Wednesday, August 29, 2007

Worldwide Gun statistics

The Swiss Graduate Institute of International Studies just released its 2007 Small Arms Survey.

Using a variety of methodologies, it ranks countries by the proportion of the civilian population with guns.

Confirming the centrality of its loopy gun culture, the US is top in terms of both the total number of firearms, and the number of guns per head of population. By a long shot.


In the US, there are 90 guns for every 100 civilians! That's nine for every 10 men, women, children and babies! For a grand total of 270 million guns.

Second, per capita: Yemen (!), with 61 guns per hundred people, then Finland (!!), with 56. Unsurprising, recent conflict results in a deluge of guns: Iraq is fifth (39), Serbia sixth (38).

In the English-speaking world, Canada has 31 guns per hundred people, Australia has a surprisingly high 15, while England has an eminently sensible 6.

A gun culture is a travesty. Unfortunately the world is flooded with it, courtesy of Hollywood and the rest of American culture.


The study doesn't paint a clear link between gun ownership and violence, although I would expect homicides to be well up in countries with high gun ownership. Inter alia, it also says gun ownership increases as the wealth of a country increases [surely with notable exceptions], and it notes that factors in violent cultures include rapid urban growth, poverty, and ineffective policing.

Update 14-Oct-09: Something that may surprise some Americans: New Scientist reports that carrying a gun makes one more than four times more likely to be killed.  And when the victim had the chance to defend themselves, the odds of being shot were even higher.  As the article mentions, the US has the highest rate of gun homicide in the world.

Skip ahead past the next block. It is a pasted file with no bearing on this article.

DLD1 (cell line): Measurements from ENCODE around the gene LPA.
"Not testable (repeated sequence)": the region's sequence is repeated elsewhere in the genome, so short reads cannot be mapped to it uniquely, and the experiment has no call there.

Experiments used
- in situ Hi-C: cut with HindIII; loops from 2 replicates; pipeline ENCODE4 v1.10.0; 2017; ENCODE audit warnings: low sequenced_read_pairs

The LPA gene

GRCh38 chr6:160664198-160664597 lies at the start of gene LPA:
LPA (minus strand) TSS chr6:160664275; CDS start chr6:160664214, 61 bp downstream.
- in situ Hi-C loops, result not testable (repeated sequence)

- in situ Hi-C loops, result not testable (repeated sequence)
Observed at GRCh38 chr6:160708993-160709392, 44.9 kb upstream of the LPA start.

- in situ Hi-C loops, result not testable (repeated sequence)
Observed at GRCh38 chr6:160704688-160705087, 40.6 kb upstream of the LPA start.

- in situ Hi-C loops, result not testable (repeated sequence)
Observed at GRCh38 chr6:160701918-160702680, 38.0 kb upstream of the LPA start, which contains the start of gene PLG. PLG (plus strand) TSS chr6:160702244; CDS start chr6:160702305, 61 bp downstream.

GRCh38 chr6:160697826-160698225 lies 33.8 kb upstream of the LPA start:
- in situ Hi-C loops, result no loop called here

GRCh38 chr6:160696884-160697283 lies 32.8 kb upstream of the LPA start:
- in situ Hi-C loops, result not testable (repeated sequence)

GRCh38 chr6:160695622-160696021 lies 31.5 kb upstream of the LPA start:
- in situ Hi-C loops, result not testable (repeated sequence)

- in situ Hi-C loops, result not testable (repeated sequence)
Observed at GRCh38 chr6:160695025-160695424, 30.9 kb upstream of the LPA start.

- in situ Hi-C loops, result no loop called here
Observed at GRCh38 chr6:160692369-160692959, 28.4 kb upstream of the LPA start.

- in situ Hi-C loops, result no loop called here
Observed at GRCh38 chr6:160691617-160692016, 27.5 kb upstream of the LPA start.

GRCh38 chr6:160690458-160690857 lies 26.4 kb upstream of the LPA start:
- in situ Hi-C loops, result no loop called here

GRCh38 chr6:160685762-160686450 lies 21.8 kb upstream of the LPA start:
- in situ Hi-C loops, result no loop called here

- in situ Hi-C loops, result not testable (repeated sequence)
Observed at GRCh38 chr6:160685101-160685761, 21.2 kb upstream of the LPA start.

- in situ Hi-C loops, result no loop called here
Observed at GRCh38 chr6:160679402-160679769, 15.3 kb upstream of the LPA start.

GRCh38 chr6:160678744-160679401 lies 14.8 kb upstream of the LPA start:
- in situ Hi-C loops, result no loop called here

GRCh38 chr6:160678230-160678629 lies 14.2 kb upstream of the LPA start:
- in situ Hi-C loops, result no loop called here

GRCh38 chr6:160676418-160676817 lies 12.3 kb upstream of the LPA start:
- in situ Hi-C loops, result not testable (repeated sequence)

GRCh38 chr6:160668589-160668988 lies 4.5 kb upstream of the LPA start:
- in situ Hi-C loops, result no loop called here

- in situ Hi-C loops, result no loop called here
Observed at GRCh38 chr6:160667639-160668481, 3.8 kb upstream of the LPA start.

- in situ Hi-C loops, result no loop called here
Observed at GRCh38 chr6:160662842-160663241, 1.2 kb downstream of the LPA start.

3 comments:

Anonymous said...

You should read the study by harvard law on the relationship between the number of firearms in a country and the murder rate. It is the exact oppposite of what you are suggesting.

Stephen Simmonds said...

Hmmm, Harvard studies... a dime a dozen. Here's one from 2007 (): "States With Higher Levels of Gun Ownership Have Higher Homicide Rates".

Here's another one from 2002(http://www.highbeam.com/doc/1P2-13802918.html) that found a "positive and statistically significant relationship between rates of household gun ownership and homicide victimization for the entire population."

In mitigation, there's a Harvard study with a counter-finding (http://209.85.173.132/search?q=cache:tqveW6QjOnoJ:www.law.harvard.edu/students/orgs/jlpp/Vol30_No2_KatesMauseronline.pdf+firearms+homicide+rate+harvard+study&hl=en&ct=clnk&cd=1&gl=au). This one would seem to be at odds with other studies around the world.

I also note that that one appears to be highly politicised and from the Law faculty, whereas the first I mentioned came from Harvard's School of Public Health.

Without doing a comprehensive meta-study, I'd say the evidence is strongly in favour of gun ownership leading to higher homicide rates. This is intuitively rational, too: guns are a quick and easy weapon, and the faster the weapon, the less opportunity there is for the perpetrator to cool down somewhat.

Stephen Simmonds said...

Oops. Missing link to the first study mentioned above: http://www.hsph.harvard.edu/news/press-releases/2007-releases/press01112007.html